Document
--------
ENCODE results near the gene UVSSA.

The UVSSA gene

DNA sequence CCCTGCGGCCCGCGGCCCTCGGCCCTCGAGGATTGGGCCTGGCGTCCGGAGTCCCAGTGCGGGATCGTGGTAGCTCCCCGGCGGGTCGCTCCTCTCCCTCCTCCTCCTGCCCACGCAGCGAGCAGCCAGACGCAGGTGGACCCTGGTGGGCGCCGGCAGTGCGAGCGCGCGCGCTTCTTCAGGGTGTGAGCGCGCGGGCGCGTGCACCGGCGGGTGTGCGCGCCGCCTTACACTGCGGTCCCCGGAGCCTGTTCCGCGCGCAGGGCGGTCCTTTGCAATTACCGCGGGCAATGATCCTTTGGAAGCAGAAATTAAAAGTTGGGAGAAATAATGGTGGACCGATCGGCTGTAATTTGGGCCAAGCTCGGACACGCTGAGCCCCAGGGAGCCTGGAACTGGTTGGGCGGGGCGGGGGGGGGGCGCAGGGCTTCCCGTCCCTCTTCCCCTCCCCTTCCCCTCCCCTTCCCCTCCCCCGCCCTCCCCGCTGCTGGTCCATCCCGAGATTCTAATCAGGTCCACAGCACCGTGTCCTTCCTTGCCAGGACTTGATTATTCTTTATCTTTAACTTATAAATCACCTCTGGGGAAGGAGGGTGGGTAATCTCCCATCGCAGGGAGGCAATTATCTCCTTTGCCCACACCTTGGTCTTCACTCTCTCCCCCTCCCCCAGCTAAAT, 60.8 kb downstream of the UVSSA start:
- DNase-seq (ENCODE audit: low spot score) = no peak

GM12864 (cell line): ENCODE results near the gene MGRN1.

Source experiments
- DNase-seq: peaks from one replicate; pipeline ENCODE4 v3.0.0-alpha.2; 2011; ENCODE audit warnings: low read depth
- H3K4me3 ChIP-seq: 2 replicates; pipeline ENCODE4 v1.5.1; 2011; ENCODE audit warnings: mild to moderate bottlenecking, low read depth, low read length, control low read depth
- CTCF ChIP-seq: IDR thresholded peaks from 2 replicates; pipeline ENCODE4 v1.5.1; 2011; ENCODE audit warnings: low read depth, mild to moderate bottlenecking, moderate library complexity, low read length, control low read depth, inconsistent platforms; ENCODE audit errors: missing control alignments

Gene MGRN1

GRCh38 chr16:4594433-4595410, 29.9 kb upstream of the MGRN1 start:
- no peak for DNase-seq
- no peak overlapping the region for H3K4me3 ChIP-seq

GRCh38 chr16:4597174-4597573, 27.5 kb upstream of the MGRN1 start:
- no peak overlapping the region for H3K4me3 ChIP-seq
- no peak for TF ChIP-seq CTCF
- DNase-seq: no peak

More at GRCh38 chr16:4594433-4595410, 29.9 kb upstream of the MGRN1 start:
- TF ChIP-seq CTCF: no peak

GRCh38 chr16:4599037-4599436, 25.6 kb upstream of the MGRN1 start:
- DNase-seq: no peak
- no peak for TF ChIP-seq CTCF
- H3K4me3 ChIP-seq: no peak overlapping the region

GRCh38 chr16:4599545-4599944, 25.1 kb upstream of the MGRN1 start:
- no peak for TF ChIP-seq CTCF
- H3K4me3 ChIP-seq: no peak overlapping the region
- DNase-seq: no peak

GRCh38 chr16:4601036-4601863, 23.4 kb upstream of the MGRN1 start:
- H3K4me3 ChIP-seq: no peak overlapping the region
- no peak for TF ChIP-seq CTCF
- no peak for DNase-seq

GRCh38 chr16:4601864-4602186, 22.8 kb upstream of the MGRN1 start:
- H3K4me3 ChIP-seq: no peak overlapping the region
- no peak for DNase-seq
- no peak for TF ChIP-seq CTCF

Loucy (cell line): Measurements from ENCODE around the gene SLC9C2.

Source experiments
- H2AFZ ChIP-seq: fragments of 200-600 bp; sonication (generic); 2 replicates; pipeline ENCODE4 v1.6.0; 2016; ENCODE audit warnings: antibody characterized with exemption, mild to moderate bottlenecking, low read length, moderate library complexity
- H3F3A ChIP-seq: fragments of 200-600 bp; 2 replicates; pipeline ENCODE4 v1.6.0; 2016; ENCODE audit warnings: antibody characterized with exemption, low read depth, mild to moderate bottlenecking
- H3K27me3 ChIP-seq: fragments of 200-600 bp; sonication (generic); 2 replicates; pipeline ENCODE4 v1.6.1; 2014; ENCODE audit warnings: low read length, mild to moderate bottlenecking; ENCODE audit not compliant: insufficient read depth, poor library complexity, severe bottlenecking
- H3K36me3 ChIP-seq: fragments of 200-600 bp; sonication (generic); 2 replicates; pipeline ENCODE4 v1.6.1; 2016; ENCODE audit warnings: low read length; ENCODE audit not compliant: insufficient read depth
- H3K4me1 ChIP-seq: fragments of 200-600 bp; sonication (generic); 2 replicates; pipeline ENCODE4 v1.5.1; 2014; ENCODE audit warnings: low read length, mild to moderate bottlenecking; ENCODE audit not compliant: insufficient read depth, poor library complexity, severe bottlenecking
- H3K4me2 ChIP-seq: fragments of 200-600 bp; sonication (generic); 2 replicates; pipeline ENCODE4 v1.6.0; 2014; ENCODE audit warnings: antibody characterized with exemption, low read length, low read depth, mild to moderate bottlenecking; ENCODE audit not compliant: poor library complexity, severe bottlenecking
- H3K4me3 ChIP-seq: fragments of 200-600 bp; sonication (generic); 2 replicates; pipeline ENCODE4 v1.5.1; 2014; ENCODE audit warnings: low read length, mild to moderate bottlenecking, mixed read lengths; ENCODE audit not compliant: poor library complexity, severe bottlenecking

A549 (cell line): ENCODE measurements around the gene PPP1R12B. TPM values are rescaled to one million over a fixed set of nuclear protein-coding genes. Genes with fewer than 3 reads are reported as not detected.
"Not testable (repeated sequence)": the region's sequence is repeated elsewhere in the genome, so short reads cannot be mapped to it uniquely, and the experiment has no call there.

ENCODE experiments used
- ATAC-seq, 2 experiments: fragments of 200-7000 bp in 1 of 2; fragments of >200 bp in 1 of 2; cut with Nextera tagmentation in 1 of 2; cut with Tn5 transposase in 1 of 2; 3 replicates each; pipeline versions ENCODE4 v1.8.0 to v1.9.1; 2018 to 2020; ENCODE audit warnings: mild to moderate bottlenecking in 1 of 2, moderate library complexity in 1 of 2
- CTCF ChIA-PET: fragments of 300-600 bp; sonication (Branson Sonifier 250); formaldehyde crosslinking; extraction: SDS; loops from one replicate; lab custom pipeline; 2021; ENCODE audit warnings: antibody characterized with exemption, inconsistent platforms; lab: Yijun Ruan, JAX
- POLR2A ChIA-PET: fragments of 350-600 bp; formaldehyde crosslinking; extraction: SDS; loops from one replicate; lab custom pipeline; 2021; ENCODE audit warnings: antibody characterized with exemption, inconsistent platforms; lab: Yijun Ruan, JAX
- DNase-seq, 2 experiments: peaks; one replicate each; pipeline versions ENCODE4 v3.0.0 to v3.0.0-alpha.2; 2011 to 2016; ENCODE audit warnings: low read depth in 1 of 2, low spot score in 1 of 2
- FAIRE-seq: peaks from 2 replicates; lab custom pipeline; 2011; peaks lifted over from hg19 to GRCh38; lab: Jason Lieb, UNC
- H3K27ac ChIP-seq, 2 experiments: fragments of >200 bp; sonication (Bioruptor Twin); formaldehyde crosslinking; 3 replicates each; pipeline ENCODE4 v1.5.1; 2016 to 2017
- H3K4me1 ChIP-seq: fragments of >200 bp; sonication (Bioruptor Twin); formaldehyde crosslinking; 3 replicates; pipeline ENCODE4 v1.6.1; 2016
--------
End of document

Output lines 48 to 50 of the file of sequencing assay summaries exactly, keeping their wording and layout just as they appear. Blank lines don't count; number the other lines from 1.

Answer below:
- ATAC-seq, 2 experiments: fragments of 200-7000 bp in 1 of 2; fragments of >200 bp in 1 of 2; cut with Nextera tagmentation in 1 of 2; cut with Tn5 transposase in 1 of 2; 3 replicates each; pipeline versions ENCODE4 v1.8.0 to v1.9.1; 2018 to 2020; ENCODE audit warnings: mild to moderate bottlenecking in 1 of 2, moderate library complexity in 1 of 2
- CTCF ChIA-PET: fragments of 300-600 bp; sonication (Branson Sonifier 250); formaldehyde crosslinking; extraction: SDS; loops from one replicate; lab custom pipeline; 2021; ENCODE audit warnings: antibody characterized with exemption, inconsistent platforms; lab: Yijun Ruan, JAX
- POLR2A ChIA-PET: fragments of 350-600 bp; formaldehyde crosslinking; extraction: SDS; loops from one replicate; lab custom pipeline; 2021; ENCODE audit warnings: antibody characterized with exemption, inconsistent platforms; lab: Yijun Ruan, JAX